“I was particularly interested to read the following sentence:This concern caught my eye because I noticed this phrase “first approximation” in another well known piece of economics I was reading recently: the General Theory of Employment, Interest, and Money. In Keynes’s discussion of the time structure of production, he introduces the section with:
"But this is not a bad FIRST APPROXIMATION in many cases."
I don't think I have edited one econ manuscript that has not used the phrase "first approximation" many, many times. When econ PhDs are given out, are you all required to sign a secret agreement that says you must use this phrase in anything you write? Note that I have not found a similar phrase in the other disciplines for which I've edited several books (chemistry, biology, anatomy, physiology, genetics, physics, political science, and history).”
“It follows from this that the assumption upon which we have worked hitherto, that changes in employment depend solely on changes in aggregate effective demand (in terms of wage-units), is no better than a first approximation, if we admit that there is more than one way in which an increase of income can be spent. For the way in which we suppose the increase in aggregate demand to be distributed between different commodities may considerably influence the volume of employment. If, for example, the increased demand is largely directed towards products which have a high elasticity of employment, the aggregate increase in employment will be greater than if it is largely directed towards products which have a low elasticity of employment.”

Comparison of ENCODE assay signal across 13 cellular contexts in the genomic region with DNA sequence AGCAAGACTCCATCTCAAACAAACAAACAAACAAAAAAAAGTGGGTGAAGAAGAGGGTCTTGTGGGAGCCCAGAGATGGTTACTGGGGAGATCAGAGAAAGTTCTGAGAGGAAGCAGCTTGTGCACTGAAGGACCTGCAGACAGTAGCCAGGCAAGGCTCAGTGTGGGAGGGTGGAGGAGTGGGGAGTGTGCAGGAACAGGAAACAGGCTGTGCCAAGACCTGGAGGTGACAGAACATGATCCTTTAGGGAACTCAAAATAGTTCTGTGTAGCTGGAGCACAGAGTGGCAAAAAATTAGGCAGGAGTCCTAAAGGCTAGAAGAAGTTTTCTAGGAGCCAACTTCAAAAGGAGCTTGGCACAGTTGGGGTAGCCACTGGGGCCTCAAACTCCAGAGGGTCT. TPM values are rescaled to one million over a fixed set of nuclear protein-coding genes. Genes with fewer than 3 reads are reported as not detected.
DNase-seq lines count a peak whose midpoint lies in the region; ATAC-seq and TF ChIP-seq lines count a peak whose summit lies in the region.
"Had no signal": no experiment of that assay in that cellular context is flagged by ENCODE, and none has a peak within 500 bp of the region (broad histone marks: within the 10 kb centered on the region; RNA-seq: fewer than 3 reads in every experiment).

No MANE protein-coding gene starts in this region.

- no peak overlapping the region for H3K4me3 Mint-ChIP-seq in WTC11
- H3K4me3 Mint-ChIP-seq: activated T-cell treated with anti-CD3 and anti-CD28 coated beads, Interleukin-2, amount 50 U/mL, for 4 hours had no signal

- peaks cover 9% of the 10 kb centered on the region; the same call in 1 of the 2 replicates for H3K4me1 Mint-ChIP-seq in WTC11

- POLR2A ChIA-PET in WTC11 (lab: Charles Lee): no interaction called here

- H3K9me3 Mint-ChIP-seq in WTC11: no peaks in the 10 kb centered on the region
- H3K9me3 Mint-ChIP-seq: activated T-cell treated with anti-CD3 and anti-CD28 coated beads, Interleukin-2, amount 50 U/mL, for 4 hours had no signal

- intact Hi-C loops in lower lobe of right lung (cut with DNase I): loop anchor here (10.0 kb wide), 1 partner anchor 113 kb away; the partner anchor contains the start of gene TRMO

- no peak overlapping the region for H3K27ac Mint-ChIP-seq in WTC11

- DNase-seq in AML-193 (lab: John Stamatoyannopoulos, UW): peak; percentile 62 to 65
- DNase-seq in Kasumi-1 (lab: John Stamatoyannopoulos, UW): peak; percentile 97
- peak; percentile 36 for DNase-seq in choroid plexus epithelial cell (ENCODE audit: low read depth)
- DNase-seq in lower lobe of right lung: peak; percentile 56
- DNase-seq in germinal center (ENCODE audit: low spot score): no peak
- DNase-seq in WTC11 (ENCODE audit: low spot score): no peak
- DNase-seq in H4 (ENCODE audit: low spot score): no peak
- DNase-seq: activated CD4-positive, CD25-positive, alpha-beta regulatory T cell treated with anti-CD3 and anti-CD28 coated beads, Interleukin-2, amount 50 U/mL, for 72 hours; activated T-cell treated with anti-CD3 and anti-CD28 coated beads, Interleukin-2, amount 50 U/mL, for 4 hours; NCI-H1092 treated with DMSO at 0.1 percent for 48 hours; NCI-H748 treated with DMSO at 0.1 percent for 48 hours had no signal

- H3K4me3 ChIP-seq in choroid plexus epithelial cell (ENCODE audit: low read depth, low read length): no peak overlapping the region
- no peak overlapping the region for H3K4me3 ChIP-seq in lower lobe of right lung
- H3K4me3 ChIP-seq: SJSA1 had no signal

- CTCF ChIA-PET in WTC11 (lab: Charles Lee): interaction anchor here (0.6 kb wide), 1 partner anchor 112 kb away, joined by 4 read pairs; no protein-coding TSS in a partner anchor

I’m not sure if Greg Mankiw’s friend is offering a criticism or what, but I think this is a good thing. I don’t think you see “first approximation” talk in chemistry, anatomy, physics, or genetics because the material these sciences deal with is either (1.) sufficiently precise that talk of “first approximations” is irrelevant, or (2.) sufficiently sensitive that “first approximations” aren’t useful to talk about (you don’t want to build a nuclear reactor on the basis of a “first approximation”).
We know that economics studies an extremely complicated system with lots of feedback loops, and that the components of the system are harder to measure than those other disciplines. It’s also reasonable to think that “first approximations” are still useful in economics. Even economists who eschew policy intervention eschew it on the understanding that, for example, expansionary monetary policy will cause some imprecisely known degree of inflation. Lack of precision as to how much doesn’t weaken the negative response to the policy (nor the positive response, for that matter).
I think you don’t see talk of “first approximation” in biology, political science, and history because these fields usually aren’t rigorous enough in their modeling to even need it. When they do model (think, for example, population dynamics or epidemiology) I’m not sure if they say “first approximation” – but it would certainly be appropriate for them to qualify that such models are first approximations. Same with meteorologists and other scientists that do rigorous modeling of complex systems.
So I agree with Mankiw’s friend – the origin of the use of the term is probably cultural as much as anything else. But we should be glad economists are conscientious enough to approach their work in this way! They know the qualifications that hem in their work. Whether journalists, politicians, or the public get the picture is a different matter, of course.